With amps that aren't obviously inferior, it usually takes months to get to know it, and that's after a reasonable break-in period.

        Old debate, I know. I'm convinced there is a genetic element involved. Some people can't here the difference between good, properly functioning amps while others can. And the sheer weight of numbers of guys who can suggests something's going on.

        I can't tell the difference between Navy blue and black socks, but my wife hasn't a problem.

        Meaurements should tell the story, but again - the sheer weight of numbers.
        Dave
        Out of the Crowns, Adcoms, Parasound, Behringer, Emotiva, NAD and finally Classe that I have either owned (the first four) or extended listening (the last three) I would say don't bother worrying about it.

        MONTHS and MONTHS? Really? I've seen murder investigations take less time to find the culprit. Sorry any thing that takes you 90 days either is not worth bothering about or falls in the domain of the psychological. It certainly doesn't fall into the night/day category that I have seen alluded to.

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        • #19
          Re: a bit OT. Is an 'audiophile' amp a waste of money?

          Originally posted by andy19191 View Post
          It depends on whether you are an 'audiophile' or not. The more 'audiophile' beliefs you hold the more value an 'audiophile' amp will have for you.

          In blind tests and with amplifiers operating within their limits it takes a pretty poor amplifier (e.g. a SET valve amplifier) to be audibly distinguishable. This is not the case in sighted tests because sound perception involves more than the sound field impinging on the ear. Again, the more 'audiophile' beliefs you hold the more likely you are to 'know' that 'audiophile' amplifiers sound better and for your perception to follow this to a fair degree.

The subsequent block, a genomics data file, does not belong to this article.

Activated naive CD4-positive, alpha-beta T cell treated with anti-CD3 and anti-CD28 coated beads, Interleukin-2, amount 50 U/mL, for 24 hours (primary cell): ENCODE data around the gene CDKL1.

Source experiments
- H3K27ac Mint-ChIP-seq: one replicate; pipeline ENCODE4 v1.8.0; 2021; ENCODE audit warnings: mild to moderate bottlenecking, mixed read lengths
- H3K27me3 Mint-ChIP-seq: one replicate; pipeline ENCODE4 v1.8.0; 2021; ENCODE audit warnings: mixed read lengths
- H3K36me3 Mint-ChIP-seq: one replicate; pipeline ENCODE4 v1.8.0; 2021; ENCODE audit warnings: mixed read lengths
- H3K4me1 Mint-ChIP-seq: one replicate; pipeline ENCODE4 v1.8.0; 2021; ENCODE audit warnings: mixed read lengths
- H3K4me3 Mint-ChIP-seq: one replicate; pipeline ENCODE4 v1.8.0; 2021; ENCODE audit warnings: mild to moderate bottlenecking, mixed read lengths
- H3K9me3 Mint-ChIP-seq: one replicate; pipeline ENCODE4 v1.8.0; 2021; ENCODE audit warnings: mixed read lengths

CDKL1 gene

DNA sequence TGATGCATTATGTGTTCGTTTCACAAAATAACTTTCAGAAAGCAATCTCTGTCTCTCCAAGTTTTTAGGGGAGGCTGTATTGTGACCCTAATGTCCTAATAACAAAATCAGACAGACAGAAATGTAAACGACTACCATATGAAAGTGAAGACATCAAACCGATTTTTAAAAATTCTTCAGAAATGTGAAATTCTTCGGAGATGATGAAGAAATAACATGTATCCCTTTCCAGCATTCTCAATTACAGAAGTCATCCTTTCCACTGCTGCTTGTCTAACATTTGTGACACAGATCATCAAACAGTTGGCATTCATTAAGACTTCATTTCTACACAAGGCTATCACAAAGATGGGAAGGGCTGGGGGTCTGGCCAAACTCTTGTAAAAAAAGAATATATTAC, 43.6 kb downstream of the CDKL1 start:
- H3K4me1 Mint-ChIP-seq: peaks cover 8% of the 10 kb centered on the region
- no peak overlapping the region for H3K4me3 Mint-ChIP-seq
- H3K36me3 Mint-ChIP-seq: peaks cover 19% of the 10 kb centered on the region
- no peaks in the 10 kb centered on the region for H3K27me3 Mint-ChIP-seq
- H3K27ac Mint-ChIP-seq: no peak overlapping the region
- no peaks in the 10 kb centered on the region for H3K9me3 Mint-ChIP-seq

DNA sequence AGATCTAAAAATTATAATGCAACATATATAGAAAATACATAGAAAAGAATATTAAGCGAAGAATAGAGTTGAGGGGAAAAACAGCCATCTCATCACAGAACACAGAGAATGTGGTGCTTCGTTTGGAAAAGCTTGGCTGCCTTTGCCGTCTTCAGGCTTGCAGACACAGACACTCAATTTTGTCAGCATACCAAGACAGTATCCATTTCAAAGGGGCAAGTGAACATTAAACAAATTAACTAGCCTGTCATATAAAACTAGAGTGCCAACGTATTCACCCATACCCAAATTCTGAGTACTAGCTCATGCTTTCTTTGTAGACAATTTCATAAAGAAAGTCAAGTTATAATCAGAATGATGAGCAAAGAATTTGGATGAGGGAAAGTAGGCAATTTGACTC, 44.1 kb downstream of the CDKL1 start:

Why is an audiophile such a ugly word here? If you actually look up the definition, probably everyone here is an audiophile.

          I can't find any dictionary description of the word that suggest an audiophile has a set standard of "beliefs" or that they "know" that "audiophile" amplifiers sound better.

          Another description of an audiophile is the love of sound.

          I am an "audiophile" and I built the most budget good system I could.

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          • #20
            Re: a bit OT. Is an 'audiophile' amp a waste of money?

            So does no one here have any McIntosh equipment? Are they still flying solo? Not part of the Harman group?